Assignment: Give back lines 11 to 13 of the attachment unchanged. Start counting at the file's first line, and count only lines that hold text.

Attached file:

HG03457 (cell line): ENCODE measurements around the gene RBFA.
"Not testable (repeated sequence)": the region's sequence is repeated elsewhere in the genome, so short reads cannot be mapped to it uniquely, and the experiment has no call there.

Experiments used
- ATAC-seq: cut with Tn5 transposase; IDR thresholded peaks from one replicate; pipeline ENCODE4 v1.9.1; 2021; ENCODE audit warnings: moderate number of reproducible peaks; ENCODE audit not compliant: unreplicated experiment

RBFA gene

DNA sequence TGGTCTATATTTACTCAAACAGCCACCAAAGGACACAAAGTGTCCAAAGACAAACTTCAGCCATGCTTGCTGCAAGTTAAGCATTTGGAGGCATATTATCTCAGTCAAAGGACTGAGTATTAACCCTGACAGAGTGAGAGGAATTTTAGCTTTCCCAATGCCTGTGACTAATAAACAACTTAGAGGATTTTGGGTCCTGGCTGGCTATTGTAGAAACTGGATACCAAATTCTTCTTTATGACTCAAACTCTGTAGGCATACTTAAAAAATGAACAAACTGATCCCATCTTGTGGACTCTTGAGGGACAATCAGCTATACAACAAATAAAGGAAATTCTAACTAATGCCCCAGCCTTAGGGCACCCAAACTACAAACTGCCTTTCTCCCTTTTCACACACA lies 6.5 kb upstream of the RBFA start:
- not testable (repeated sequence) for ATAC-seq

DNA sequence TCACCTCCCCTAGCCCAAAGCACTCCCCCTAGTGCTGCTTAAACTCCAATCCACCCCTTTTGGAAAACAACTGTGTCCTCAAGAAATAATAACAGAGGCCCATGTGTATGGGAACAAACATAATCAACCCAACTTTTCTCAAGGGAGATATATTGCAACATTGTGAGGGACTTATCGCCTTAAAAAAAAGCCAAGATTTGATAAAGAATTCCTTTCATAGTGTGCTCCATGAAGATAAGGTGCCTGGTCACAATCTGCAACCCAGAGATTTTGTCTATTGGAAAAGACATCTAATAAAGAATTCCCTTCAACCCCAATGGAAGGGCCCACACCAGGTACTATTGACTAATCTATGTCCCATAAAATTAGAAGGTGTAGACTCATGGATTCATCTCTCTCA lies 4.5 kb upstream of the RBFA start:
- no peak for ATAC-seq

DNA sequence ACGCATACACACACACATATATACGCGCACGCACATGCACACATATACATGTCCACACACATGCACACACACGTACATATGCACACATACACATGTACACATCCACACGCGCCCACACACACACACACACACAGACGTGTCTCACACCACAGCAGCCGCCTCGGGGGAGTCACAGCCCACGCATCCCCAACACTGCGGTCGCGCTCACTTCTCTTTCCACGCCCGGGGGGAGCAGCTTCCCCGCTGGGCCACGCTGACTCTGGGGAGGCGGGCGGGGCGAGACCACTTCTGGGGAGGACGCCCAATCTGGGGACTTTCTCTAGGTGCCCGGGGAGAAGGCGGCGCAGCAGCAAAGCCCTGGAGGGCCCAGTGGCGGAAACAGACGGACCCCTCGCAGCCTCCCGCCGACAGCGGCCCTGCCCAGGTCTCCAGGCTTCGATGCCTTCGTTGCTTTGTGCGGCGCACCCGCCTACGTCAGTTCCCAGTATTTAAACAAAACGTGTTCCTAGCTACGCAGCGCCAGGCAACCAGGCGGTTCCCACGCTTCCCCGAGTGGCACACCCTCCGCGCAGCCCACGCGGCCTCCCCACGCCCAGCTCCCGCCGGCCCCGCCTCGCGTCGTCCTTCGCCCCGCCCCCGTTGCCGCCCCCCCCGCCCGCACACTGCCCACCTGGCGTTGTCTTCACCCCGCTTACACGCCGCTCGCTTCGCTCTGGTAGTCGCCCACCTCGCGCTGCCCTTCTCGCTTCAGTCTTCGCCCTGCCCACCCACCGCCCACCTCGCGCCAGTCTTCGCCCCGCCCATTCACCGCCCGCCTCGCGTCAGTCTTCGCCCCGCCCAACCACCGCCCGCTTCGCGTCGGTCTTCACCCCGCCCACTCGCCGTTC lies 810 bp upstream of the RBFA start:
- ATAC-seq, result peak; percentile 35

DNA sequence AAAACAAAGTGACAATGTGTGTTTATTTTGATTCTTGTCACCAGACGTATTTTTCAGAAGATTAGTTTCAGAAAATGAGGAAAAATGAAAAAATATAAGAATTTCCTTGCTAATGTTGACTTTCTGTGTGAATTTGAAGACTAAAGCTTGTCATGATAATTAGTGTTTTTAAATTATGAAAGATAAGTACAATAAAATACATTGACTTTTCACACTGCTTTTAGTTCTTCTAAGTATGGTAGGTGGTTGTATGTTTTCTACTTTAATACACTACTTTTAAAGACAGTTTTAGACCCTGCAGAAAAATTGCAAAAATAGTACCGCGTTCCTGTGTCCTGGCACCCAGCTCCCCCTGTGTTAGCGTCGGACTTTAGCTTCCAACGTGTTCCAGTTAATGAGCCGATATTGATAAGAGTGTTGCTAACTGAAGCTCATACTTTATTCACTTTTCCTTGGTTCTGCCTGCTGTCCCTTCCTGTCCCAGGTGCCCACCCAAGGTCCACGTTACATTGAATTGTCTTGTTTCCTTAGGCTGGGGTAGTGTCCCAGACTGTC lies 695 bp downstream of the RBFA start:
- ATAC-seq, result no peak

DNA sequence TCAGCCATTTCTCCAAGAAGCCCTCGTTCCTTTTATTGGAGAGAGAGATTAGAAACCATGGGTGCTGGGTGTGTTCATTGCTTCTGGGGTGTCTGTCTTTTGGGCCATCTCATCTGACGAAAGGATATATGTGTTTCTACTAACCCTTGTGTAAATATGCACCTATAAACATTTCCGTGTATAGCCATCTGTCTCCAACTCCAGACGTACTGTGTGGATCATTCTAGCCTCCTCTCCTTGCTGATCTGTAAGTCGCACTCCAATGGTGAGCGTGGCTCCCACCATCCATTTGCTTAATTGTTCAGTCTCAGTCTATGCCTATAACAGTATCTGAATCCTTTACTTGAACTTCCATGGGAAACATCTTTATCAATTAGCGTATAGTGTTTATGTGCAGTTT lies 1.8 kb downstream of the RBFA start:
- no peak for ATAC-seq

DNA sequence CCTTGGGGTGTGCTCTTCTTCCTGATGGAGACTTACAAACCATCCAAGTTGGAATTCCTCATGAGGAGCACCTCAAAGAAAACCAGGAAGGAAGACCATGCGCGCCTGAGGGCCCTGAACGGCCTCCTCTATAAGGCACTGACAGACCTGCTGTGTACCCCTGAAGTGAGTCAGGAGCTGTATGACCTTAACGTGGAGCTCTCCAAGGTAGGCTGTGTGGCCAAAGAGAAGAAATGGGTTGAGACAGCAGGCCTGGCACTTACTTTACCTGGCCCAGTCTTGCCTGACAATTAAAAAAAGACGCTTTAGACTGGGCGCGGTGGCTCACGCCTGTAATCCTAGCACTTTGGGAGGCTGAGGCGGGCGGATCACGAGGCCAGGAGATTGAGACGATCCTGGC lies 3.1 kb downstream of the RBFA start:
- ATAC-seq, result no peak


- ATAC-seq, result peak; percentile 35

DNA sequence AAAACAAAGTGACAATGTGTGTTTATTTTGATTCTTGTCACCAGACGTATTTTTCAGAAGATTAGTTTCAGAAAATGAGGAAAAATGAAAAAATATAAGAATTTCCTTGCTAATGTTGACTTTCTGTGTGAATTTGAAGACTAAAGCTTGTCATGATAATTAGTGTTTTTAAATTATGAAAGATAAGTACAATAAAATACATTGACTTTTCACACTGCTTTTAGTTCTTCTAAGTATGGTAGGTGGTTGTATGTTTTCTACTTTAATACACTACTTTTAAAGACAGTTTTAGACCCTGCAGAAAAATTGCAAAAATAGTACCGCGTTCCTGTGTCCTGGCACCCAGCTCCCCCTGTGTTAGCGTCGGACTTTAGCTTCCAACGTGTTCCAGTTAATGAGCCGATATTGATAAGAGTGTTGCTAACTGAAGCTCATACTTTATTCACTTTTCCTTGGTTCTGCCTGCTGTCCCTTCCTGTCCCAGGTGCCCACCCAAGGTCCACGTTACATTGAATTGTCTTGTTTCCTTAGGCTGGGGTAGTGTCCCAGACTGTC lies 695 bp downstream of the RBFA start:
- ATAC-seq, result no peak